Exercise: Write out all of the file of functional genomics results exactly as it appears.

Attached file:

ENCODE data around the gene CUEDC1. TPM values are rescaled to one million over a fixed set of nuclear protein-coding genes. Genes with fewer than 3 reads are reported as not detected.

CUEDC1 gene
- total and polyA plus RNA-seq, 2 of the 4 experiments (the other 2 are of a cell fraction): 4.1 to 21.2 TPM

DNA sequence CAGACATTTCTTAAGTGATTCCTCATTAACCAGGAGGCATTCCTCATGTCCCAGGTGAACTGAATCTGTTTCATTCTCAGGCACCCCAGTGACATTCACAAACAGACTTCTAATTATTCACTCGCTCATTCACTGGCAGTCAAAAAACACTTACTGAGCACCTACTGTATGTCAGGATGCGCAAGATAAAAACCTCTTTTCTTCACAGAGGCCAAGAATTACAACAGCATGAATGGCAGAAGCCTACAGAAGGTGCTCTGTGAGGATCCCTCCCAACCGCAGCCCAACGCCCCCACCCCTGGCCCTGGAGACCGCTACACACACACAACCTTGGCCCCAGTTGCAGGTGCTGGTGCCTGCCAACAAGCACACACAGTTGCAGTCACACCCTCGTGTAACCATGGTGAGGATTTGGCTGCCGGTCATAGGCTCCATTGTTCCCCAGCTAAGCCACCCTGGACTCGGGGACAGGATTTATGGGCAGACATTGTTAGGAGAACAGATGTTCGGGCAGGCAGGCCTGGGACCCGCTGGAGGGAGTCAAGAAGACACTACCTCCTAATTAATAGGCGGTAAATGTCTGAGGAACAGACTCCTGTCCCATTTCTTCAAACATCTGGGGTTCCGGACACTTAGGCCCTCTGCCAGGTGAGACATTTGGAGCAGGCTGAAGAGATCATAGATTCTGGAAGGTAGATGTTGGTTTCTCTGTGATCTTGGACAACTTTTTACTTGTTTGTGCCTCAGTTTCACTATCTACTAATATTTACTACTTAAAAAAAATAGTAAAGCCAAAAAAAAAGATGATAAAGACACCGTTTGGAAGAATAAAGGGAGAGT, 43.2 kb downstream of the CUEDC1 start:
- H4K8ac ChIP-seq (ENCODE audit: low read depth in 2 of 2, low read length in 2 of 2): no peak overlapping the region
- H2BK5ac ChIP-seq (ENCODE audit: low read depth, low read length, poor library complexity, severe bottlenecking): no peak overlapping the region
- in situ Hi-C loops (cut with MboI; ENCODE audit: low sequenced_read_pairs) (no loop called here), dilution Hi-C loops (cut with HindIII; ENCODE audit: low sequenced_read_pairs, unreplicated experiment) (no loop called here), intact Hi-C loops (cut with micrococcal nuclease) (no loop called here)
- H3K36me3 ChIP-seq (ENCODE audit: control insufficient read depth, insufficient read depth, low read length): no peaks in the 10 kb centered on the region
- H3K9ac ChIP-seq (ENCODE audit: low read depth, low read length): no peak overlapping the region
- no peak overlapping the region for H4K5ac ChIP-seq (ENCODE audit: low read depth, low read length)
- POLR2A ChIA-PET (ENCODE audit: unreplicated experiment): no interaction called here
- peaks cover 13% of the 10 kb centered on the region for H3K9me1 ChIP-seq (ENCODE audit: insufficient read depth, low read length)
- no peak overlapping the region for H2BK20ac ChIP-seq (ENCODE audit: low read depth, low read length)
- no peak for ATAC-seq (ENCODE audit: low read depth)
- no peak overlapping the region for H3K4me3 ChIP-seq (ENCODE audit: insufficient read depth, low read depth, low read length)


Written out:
ENCODE data around the gene CUEDC1. TPM values are rescaled to one million over a fixed set of nuclear protein-coding genes. Genes with fewer than 3 reads are reported as not detected.

CUEDC1 gene
- total and polyA plus RNA-seq, 2 of the 4 experiments (the other 2 are of a cell fraction): 4.1 to 21.2 TPM

DNA sequence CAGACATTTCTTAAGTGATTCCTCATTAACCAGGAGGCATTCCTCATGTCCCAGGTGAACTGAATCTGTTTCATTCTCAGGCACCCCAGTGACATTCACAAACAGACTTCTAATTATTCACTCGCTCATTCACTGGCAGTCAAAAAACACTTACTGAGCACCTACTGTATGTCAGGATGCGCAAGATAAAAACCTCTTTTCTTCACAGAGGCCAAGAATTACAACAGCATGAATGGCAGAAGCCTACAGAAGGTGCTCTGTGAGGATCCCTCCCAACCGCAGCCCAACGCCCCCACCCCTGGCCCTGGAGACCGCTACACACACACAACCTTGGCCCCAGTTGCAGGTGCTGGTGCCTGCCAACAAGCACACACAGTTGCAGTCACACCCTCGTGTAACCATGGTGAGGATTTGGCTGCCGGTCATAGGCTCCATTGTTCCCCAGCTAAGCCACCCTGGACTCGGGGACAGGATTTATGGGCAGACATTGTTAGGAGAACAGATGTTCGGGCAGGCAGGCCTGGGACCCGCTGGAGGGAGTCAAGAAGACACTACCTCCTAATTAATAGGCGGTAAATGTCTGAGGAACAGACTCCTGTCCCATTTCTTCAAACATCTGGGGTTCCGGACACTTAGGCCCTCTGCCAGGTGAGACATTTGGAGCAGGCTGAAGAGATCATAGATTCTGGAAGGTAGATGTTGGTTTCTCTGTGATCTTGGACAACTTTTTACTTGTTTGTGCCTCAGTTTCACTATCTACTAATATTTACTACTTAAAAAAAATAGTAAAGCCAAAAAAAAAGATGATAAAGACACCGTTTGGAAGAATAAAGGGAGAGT, 43.2 kb downstream of the CUEDC1 start:
- H4K8ac ChIP-seq (ENCODE audit: low read depth in 2 of 2, low read length in 2 of 2): no peak overlapping the region
- H2BK5ac ChIP-seq (ENCODE audit: low read depth, low read length, poor library complexity, severe bottlenecking): no peak overlapping the region
- in situ Hi-C loops (cut with MboI; ENCODE audit: low sequenced_read_pairs) (no loop called here), dilution Hi-C loops (cut with HindIII; ENCODE audit: low sequenced_read_pairs, unreplicated experiment) (no loop called here), intact Hi-C loops (cut with micrococcal nuclease) (no loop called here)
- H3K36me3 ChIP-seq (ENCODE audit: control insufficient read depth, insufficient read depth, low read length): no peaks in the 10 kb centered on the region
- H3K9ac ChIP-seq (ENCODE audit: low read depth, low read length): no peak overlapping the region
- no peak overlapping the region for H4K5ac ChIP-seq (ENCODE audit: low read depth, low read length)
- POLR2A ChIA-PET (ENCODE audit: unreplicated experiment): no interaction called here
- peaks cover 13% of the 10 kb centered on the region for H3K9me1 ChIP-seq (ENCODE audit: insufficient read depth, low read length)
- no peak overlapping the region for H2BK20ac ChIP-seq (ENCODE audit: low read depth, low read length)
- no peak for ATAC-seq (ENCODE audit: low read depth)
- no peak overlapping the region for H3K4me3 ChIP-seq (ENCODE audit: insufficient read depth, low read depth, low read length)